It may not be fun or glamorous, but keeping a budget for your youth sports organization is crucial to the club’s success.

The financial backbone of the league can keep teams running smoothly and set squads up for success. But keeping a budget isn’t easy. Get tips below on how to keep your club’s finances organized.

Tip #1: Set the budget prior to the season

The first step in keeping a budget is to set one. You need to know how much money you have to work with and where it is coming from. This will impact how many athletes are placed on each roster, how many coaches and support staff members are hired, and how much equipment can be purchased.

League directors can work with the organization’s Board of Directors to get approval on the budget. Having others weigh-in on the budget can help prevent errors, and also help later in case of questions how funds were allocated.

Knowing the budget at the start of the season can also help set expectations with parents and players. It will establish what fees players are responsible for, and what fundraising the players might need to participate in to fund extra tournaments or expenditures.

The first step in keeping a budget is to set one. You need to know how much money you have to work with and where it is coming from to have a successful youth sports club. [Click to Tweet!]

Tip #2: Use software

To keep the budget organized and to prevent any potential miscalculations, you might want to consider using a budget app. Various software platforms offer options to input budget totals and expenses, and keep the budget up-to-date.

You should also be able to grant access to other staff members if needed.

Tip #3: Make the budget public

While it might seem like league budgets should be kept private, there are benefits to making it public – or at least making it accessible by club members.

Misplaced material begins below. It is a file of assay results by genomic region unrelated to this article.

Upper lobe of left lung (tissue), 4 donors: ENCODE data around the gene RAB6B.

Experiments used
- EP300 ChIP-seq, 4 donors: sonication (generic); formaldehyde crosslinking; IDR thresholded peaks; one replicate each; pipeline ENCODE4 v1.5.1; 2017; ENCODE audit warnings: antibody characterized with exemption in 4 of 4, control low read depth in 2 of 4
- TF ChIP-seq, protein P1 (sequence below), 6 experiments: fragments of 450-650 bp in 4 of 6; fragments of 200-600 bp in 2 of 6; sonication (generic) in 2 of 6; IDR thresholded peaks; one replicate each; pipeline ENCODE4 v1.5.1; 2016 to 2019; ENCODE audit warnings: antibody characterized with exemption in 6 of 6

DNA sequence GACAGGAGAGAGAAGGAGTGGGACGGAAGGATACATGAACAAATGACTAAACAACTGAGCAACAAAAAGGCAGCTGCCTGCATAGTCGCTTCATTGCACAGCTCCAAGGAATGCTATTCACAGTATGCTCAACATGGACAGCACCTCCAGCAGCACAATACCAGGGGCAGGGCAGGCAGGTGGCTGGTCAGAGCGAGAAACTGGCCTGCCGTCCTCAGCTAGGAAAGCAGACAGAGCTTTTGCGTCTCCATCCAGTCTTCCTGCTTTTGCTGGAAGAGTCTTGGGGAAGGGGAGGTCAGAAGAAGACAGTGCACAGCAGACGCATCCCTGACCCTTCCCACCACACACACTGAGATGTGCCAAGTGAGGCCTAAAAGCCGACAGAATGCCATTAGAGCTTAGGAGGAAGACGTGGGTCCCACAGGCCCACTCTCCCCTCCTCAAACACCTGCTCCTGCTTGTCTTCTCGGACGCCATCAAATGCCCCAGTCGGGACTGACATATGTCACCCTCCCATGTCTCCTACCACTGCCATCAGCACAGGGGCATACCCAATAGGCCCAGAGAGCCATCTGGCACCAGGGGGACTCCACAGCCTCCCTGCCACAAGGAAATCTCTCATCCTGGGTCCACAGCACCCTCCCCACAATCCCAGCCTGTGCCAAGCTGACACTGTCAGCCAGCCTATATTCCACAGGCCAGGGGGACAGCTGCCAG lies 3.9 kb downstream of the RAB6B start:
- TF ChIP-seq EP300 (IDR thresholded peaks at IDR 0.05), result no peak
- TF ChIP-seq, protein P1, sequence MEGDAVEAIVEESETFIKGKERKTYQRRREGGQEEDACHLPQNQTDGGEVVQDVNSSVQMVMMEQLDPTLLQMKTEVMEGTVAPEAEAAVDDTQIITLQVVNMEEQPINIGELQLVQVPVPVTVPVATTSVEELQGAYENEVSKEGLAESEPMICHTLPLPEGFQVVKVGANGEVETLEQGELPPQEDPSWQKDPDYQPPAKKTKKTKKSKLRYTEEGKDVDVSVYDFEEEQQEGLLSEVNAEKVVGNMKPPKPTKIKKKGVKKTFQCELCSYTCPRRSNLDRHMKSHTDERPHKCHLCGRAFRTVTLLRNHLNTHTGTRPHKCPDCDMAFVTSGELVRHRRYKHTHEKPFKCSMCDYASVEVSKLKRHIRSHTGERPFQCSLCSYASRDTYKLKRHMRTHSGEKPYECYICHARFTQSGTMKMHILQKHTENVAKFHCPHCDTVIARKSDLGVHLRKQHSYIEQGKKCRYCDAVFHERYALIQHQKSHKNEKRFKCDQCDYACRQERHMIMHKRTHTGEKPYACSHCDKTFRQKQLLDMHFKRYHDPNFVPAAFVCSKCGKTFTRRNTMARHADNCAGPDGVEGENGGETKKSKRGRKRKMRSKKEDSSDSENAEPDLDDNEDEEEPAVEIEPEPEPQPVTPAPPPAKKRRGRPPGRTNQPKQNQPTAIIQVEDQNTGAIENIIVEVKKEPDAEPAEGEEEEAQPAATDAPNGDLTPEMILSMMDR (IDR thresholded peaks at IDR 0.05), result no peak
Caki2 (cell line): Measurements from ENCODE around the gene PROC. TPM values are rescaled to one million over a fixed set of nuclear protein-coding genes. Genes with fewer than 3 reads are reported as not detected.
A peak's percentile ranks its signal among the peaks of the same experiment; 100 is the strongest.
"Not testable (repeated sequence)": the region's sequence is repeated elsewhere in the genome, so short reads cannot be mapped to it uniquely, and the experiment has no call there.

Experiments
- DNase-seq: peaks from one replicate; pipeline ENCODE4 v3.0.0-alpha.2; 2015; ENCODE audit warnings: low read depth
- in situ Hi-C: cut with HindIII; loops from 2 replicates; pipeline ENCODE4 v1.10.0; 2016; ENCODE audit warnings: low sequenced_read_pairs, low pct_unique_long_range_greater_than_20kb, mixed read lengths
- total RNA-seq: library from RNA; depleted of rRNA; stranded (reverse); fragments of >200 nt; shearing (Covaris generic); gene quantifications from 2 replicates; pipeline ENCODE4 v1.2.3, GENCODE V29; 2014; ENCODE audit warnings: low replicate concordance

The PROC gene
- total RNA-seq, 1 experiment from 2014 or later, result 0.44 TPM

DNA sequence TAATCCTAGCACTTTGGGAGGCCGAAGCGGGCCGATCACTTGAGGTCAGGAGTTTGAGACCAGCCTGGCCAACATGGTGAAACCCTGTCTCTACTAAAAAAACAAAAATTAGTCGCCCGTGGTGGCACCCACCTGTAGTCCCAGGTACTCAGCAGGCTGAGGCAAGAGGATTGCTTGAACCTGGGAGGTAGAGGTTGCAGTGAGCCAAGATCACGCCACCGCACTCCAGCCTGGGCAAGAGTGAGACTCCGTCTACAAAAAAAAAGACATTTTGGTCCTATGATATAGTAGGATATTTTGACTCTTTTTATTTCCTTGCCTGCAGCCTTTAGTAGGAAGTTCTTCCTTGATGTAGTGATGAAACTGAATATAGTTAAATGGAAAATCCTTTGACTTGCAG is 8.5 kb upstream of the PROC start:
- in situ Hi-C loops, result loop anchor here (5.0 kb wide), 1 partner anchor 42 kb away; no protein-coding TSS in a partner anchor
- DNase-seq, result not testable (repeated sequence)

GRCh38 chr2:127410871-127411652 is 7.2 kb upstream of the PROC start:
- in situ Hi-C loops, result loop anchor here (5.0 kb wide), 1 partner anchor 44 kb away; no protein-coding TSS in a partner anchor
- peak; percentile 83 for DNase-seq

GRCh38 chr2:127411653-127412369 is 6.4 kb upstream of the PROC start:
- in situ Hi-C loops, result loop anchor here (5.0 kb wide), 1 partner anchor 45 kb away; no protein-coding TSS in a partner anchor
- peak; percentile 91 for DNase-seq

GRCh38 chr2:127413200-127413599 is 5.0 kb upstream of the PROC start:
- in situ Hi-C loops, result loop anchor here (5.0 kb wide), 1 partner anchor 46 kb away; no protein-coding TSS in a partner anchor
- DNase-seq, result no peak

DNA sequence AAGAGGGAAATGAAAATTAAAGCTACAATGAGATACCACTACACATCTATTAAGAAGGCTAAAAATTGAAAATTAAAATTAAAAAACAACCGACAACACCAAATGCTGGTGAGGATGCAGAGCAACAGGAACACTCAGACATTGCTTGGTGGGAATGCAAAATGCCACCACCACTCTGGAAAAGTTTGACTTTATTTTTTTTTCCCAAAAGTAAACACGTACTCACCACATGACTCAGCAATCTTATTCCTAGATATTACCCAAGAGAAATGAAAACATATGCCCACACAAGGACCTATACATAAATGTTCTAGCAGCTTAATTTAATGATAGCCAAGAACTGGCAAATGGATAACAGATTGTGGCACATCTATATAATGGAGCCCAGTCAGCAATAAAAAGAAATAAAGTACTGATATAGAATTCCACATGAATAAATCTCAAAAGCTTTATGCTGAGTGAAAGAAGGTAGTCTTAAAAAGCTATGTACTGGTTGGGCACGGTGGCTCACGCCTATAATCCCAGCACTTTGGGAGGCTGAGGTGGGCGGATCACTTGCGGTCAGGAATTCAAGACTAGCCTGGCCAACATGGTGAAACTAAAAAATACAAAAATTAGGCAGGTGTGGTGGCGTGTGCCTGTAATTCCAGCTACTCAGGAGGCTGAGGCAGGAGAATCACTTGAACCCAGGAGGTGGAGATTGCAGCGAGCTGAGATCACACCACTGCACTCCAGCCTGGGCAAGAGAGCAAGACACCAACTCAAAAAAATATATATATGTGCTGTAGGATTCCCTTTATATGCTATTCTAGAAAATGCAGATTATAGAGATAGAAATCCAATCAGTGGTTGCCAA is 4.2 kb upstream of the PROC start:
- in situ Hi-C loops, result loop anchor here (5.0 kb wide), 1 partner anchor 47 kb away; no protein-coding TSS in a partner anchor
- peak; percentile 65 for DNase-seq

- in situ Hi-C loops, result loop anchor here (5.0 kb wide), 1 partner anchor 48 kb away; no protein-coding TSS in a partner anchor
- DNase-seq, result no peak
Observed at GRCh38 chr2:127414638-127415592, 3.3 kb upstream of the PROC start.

Sharing the budget with players and parents can establish transparency between the league and its athletes. It gives parents visibility into how much money the league is working with and how the money is being spent. This can be beneficial when discussing player fees so parents can see how the amount was determined and how the money is being spent.

It’s also important to share the budget with the Board of Directors and other key staff members. This helps keep the budget in-check and allows others to potentially catch any errors and problems early on. This can also ensure others in the league know and approve of how the money is being spent and managed.

Tip #4: Open a bank account

Opening a bank account for the league will make it easier to accept payments from players and to pay bills and other fees. You don’t want to deal with having team funds go through your – or anyone else’s – personal account. It should also be established what money should go in and out of this account. Is the account for the overall league and all teams, or do individual teams have their own accounts? No matter the decision, it’s important to know who managers and has access to the account.

Tip #5: Track fees and payments

It’s important to track what money should be coming into the account, and what is going out. Just like a personal home budget or individual checking account, you need to ensure there are enough funds in the account to handle expenses.

It should be established when player fees are due, and it should be tracked who has paid and who hasn’t so funds can be collected.

Payroll and billing also need to be recorded to ensure there is enough money in the account when needed.

Tip #6: Make payments timely

You should ensure that staff members are paid promptly. While they might love performing work or services for the league, they still need to be compensated in a timely manner, depending on the agreement made between the individual and the club.

It’s also important to ensure bills for team expenses and services are paid on time to ensure the budget is accurate and all costs are accounted for in a timely manner. You don’t want to sit on a lot of bills and then find out at the end of the season that there isn’t enough money to pay them.

Tip #7: Communicate issues quickly

Everyone makes mistakes, so it’s possible at some point you might make an error with the budget, either through a miscalculation, or not accounting for a necessary expense, or another type of error.

While these are not ideal, in most cases they are fixable if recognized and communicated quickly. It’s important to tell the necessary people when a known mistake is made. These resources, like the Board of Directors, can help find a solution to the mistake if needed.

It’s also important to find resources who can help communicate the mistake more broadly if needed. If players and parents and others need to be informed of the issue, then you will need help in determining how best to communicate the information.

Have something in mind you want to do, but your budget is coming up short? How about a sponsorship? Check out post, “How to Score a Sponsorship for Your Youth Sports Team” for tips. 

 

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